Waste not want not – especially food.
I’ve always hated seeing any sort of waste. This is probably because my parents were brought up during the Second World War and at that time, avoiding waste was a big issue and making the most of every scrap of meat, vegetables and fish was very important to the war effort.
A report that was recently released has revealed that between thirty and fifty percent of the consumer edibles produced globally is wasted. Can you imagine?
Up to half the goods manufactured or grown for human consumption produced in the world is simply thrown away. How on earth can this be?
Some of the problems occur in developing countries where distribution and storage is a problem. But in the western world we contribute hugely to the problem too. Much of this is caused by regulations that demand that the goods we see at the grocery store are up to certain standards.
The report also blames supermarket sales promotions – such as ‘buy one get one free’ – because they encourage consumers to buy more products than they need.But we can’t lay the blame on others – the report says that up to half the groceries bought by consumers in Europe and the USA is thrown away.
Don’t waste it
During wartime, governments ran huge campaigns to encourage the population to fight every type of waste. This wasn’t just during WW2, there were extensive campaigns in the First World War too.That’s a hundred years ago. Why are we still wasting so much today?
Here’s a crazy scenario:
Visiting Martian: I see that many people on your planet don’t have enough to eat and that people are dying of starvation.
Earthling: Sadly, this is true. We try to help though. We give money to charity and … well … you know …
Visiting Martian: And I see further that in what you earthlings call the Western World, half the produce you buy for your home consumption is thrown away.
Earthling: Well, no. I mean, surely not? That would be ridiculous …
Visiting Martian: Quite.
Earthling: That would be crazy … you see …
Visiting Martian: Crazy yes. Thank you for letting me interview you for my report. I now know how to classify Planet Earth.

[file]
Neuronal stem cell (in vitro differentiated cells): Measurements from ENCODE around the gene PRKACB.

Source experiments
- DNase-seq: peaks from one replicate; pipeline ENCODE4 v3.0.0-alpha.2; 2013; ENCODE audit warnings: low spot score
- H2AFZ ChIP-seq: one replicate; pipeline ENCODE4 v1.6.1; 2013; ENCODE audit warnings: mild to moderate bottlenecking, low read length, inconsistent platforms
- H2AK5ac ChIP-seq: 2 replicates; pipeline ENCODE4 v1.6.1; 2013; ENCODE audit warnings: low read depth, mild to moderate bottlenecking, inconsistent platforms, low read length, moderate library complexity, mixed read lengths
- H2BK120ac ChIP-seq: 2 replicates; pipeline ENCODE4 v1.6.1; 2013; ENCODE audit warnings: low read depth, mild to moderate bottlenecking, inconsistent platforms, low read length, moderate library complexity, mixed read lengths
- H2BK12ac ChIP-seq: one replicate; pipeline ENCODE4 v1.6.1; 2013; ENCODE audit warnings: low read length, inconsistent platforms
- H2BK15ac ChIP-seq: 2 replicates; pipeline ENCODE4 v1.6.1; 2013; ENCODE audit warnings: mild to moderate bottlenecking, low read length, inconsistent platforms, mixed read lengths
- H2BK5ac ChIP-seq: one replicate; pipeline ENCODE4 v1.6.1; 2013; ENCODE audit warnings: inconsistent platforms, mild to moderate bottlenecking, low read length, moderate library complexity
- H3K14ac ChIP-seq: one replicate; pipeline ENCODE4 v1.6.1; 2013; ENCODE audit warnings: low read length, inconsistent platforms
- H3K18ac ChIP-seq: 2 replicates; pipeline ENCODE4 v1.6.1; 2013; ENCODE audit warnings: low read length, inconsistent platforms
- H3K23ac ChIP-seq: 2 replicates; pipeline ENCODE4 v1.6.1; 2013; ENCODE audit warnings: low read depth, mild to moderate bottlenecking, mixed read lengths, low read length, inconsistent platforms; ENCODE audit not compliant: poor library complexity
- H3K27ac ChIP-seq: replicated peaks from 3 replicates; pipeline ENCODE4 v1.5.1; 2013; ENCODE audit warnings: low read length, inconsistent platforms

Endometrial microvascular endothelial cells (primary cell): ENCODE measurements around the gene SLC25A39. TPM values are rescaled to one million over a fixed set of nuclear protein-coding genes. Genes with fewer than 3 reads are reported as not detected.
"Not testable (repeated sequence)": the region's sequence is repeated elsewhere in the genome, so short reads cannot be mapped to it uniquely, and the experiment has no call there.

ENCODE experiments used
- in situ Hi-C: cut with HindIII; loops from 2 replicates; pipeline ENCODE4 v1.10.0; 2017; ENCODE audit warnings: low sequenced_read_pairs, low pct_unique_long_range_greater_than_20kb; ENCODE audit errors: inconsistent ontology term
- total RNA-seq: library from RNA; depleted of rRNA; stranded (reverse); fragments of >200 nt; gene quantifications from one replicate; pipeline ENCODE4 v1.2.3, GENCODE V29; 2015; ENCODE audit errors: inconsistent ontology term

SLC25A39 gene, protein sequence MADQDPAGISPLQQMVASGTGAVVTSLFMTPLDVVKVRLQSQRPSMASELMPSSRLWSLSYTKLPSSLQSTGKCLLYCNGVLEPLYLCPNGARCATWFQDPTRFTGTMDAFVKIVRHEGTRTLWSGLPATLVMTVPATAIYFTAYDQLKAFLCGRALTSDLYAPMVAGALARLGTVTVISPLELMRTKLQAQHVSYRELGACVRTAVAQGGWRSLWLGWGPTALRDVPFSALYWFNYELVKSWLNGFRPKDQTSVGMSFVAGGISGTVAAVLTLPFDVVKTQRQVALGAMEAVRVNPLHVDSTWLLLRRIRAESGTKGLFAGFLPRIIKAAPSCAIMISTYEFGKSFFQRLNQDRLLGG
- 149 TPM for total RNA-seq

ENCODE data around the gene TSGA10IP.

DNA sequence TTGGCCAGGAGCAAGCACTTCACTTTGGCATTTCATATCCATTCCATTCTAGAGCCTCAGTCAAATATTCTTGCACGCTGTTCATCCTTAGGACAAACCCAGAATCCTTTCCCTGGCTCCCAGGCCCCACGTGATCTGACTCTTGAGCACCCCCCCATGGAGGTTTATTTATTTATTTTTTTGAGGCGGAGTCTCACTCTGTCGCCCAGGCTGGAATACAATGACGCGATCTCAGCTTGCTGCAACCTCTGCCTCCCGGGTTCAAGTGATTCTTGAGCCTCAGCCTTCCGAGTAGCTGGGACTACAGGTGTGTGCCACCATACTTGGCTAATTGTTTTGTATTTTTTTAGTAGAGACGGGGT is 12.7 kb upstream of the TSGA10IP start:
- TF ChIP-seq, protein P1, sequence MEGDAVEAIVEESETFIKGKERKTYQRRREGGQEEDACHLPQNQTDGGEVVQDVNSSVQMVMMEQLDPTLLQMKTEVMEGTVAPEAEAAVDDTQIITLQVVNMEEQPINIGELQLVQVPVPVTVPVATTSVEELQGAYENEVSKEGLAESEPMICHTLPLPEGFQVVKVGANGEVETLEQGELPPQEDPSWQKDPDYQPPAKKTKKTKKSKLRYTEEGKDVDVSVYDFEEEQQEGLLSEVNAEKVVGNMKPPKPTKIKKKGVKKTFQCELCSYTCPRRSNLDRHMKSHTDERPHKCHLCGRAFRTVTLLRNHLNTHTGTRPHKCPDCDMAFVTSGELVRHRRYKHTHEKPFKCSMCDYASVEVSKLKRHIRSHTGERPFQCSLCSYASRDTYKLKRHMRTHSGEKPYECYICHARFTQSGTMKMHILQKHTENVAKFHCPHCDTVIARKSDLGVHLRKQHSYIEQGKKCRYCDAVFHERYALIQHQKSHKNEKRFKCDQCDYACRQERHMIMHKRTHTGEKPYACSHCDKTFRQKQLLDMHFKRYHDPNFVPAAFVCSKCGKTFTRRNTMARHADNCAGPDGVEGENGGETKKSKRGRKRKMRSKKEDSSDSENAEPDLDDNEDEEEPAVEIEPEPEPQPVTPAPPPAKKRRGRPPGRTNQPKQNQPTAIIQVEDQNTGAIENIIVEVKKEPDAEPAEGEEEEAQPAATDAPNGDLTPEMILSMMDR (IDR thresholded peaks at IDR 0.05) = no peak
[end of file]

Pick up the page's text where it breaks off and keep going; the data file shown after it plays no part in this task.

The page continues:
Earthing: You’re welcome, I’m always willing to have a chat with passing Martians. But …
Visiting Martian: (Speaks into Martian cell phone) Xseta my dear, are you there? Please mark Planet Earth as uncivilized and please put dinner on, I’ll be back shortly.
Imagine that you’re in line at the grocery store. The man in front of you pays for his purchases – about $100.
As you watch, he takes a hundred dollar bill from his wallet and a lighter from his pocket. As you watch, he sets light to the hundred dollar bill and you watch appalled as it turns to ashes.
Everyone around you stops what they are doing and watches the man burning his money. The grocery store girl quickly calls for a supervisor. “Please come to resister number three – there’s a man burning money, a crazy man…”
But is he crazy? You see, that’s what we’re doing every time we shop for our meals and cooking ingredients – wasting as much money as we spend.And it’s not just money.
The experts who created the recent report are concerned about the enormous amount of water that was wasted irrigating crops that would end up as garbage. Think too about the fuel and the resources used in getting those items to the supermarket. Half of that was completely wasted.
Think about the emissions created, the packaging required, the man-hours spent … yes, I think the Martian was right, don’t you?
What to do about this problem
But I believe that part of our problem is that we’re often not really aware of the things we’re wasting.This is why I have decided to keep a waste journal for the next few weeks.
Every time I throw something away, I’m going to make a note of it. Then, I’ll look at my list and ask myself:
- Why did I need to throw that away?
- Why didn’t I use that up?
- What could I have done to prevent throwing this away?
- Did I buy too much of this?
I hope that this experiment will work and make me more aware of the purchases I’ve made that I’m wasting.I might have a strange sort of logic but I’m thinking about that fictitious man burning a hundred dollar bill in the supermarket.
If we throw away half the edible goods we buy, doesn’t that mean that by avoiding wasting it we can cut our grocery bill in half?
This problem is harmful to the entire planet.
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